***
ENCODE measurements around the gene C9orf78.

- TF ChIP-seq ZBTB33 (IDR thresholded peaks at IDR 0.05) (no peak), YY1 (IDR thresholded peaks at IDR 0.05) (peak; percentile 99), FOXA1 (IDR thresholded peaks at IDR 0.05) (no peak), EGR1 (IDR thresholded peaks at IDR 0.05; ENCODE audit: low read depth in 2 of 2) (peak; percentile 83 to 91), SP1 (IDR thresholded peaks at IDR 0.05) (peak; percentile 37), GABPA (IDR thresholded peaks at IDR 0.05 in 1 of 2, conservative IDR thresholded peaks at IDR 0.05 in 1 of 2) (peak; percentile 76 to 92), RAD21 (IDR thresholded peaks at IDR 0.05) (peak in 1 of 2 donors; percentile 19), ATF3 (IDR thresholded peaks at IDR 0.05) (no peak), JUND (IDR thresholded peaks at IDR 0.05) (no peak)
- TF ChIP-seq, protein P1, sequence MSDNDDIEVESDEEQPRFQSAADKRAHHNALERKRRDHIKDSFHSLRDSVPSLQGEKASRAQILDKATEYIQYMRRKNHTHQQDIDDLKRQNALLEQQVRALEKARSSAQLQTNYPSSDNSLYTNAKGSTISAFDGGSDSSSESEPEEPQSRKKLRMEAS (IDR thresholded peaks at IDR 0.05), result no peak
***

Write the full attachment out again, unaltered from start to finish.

ENCODE measurements around the gene C9orf78.

- TF ChIP-seq ZBTB33 (IDR thresholded peaks at IDR 0.05) (no peak), YY1 (IDR thresholded peaks at IDR 0.05) (peak; percentile 99), FOXA1 (IDR thresholded peaks at IDR 0.05) (no peak), EGR1 (IDR thresholded peaks at IDR 0.05; ENCODE audit: low read depth in 2 of 2) (peak; percentile 83 to 91), SP1 (IDR thresholded peaks at IDR 0.05) (peak; percentile 37), GABPA (IDR thresholded peaks at IDR 0.05 in 1 of 2, conservative IDR thresholded peaks at IDR 0.05 in 1 of 2) (peak; percentile 76 to 92), RAD21 (IDR thresholded peaks at IDR 0.05) (peak in 1 of 2 donors; percentile 19), ATF3 (IDR thresholded peaks at IDR 0.05) (no peak), JUND (IDR thresholded peaks at IDR 0.05) (no peak)
- TF ChIP-seq, protein P1, sequence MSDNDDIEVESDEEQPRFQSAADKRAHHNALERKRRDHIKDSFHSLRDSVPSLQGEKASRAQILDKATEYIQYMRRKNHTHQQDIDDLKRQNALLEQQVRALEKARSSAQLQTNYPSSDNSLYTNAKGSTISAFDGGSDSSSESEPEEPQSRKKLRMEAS (IDR thresholded peaks at IDR 0.05), result no peak